Title:
Methods of sputtering using krypton
Kind Code:
A1


Abstract:
A method of sputtering a layer from a target having a plurality of recesses or openings includes using Krypton as a sputtering gas and is characterized in that the gas flow is less than 20 sccm and or the Krypton pressure is less than 1 militor.



Inventors:
Donohue, Hilke (Cardiff, GB)
Harris, Mark Graeme Martin (Caerlton, GB)
Application Number:
10/204247
Publication Date:
02/06/2003
Filing Date:
08/21/2002
Assignee:
DONOHUE HILKE
HARRIS MARK GRAEME MARTIN
Primary Class:
Other Classes:
257/E21.169, 204/192.12
International Classes:
C23C14/04; C23C14/35; H01L21/285; (IPC1-7): C23C14/34
View Patent Images:



Primary Examiner:
MCDONALD, RODNEY GLENN
Attorney, Agent or Firm:
VOLENTINE, WHITT & FRANCOS, PLLC (300 E MAIN STREET SUITE 302, CHARLOTTESVILLE, VA, 22902-5229, US)
Claims:
1. A method of sputtering from a target a layer onto a substrate having a plurality of recesses or openings including using krypton as the sputtering gas characterised in that the gas flow is less than 20 sccm and/or the krypton pressure is less than 1.0 millitorr.

2. A method as claimed in claim 1 wherein the krypton pressure is less than 0.5 millitorr.

3. A method as claimed in claim 2 wherein the krypton pressure is less than 0.25 millitorr.

4. A method as claimed in claim 3 wherein the krypton pressure is about 0.5 millitorr.

5. A method as claimed in any one of the preceding claims wherein the substrate is negatively biased.

6. A method as claimed in any one of the preceding claims wherein the target/substrate separation is greater than 200 mm.

7. A method as claimed in claim 6 wherein the target/substrate separation is greater than or equal to 400 mm.

8. A method as claimed in claim 7 wherein the target/substrate separation is between 400 and 450 nm.

9. A method as claimed in any one of the preceding claims including a collimator disposed between the target and the substrate

Description:
[0001] This invention relates to methods of sputtering a layer on a substrate having a plurality of submicron sized recesses or openings.

[0002] As the dimensions of features on semiconductor devices, and other substrates, get progressively smaller, it becomes progressively more difficult to get effective coverage at the base of holes or recesses in the substrates when depositing sputtered layers. Quite a usual representation of degree of success is to plot the ratio of the thickness of the layer B deposited at the base of such a hole or recess against the thickness F of layer deposited on the field or upper surface of the substrate. There are various techniques that can be used to improve this ratio. One is to bias the substrate. The second is to include a collimator or to separate the target and substrate sufficiently for most of the atoms reaching the substrate to be travelling in a direction normal to the surface of the substrate. This is sometimes known as a “long throw” configuration. However, it is generally the case that if, by collimation or the use of a long throw configuration, one had ensured that the vast majority of atoms are travelling normal to the surface of the substrate when they reach the substrate.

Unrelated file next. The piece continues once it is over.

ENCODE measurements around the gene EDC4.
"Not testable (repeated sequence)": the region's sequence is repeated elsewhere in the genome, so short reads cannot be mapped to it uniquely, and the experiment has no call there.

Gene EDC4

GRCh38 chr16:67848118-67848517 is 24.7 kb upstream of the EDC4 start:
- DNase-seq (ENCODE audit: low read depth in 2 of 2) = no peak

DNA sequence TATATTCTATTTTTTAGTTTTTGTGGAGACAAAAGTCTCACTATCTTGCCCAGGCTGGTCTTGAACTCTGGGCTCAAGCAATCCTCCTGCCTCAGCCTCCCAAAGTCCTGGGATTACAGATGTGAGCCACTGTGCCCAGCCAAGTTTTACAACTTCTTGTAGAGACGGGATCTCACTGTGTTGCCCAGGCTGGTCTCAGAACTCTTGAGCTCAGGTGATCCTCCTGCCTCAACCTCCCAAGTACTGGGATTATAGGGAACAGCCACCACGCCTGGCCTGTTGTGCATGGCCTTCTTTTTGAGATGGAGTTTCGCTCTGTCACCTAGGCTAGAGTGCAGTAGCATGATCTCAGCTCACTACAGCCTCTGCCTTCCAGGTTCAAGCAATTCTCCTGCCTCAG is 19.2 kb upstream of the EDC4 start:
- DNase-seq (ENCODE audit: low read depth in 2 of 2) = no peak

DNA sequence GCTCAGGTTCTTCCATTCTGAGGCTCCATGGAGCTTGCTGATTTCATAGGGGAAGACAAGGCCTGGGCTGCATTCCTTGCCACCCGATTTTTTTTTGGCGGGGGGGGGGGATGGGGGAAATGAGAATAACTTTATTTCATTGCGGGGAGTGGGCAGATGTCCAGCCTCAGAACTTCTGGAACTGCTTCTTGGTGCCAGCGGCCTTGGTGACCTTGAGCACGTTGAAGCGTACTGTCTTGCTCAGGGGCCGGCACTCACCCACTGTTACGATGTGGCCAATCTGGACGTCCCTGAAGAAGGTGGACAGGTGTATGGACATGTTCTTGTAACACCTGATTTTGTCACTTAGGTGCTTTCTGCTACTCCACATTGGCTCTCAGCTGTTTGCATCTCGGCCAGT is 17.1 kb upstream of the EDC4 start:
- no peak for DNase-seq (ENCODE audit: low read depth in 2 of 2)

[0003] A third technique is to ionise the sputtered material either by an ionising coil, or by using high power levels to the sputter target. These techniques may be used individually but more generally in combination with one another.

[0004] From one aspect the invention consists in a method of sputtering a layer on the substrate having plurality of recesses or openings including using krypton as the sputtering gas characterised in that the gas flow is less than 20 sccm and/or the krypton pressure is less than 1.0 mTorr.

[0005] Previously it might have been considered that at very low working gas pressures the rate of material deposition would be so low as to badly effect through-put times. However, the applicants have discovered that in their configuration a pressure of as low as 0.15 millitorr for krypton produces a significantly better B/F ratio, which thus compensates at least in part for any loss of overall rate of deposition.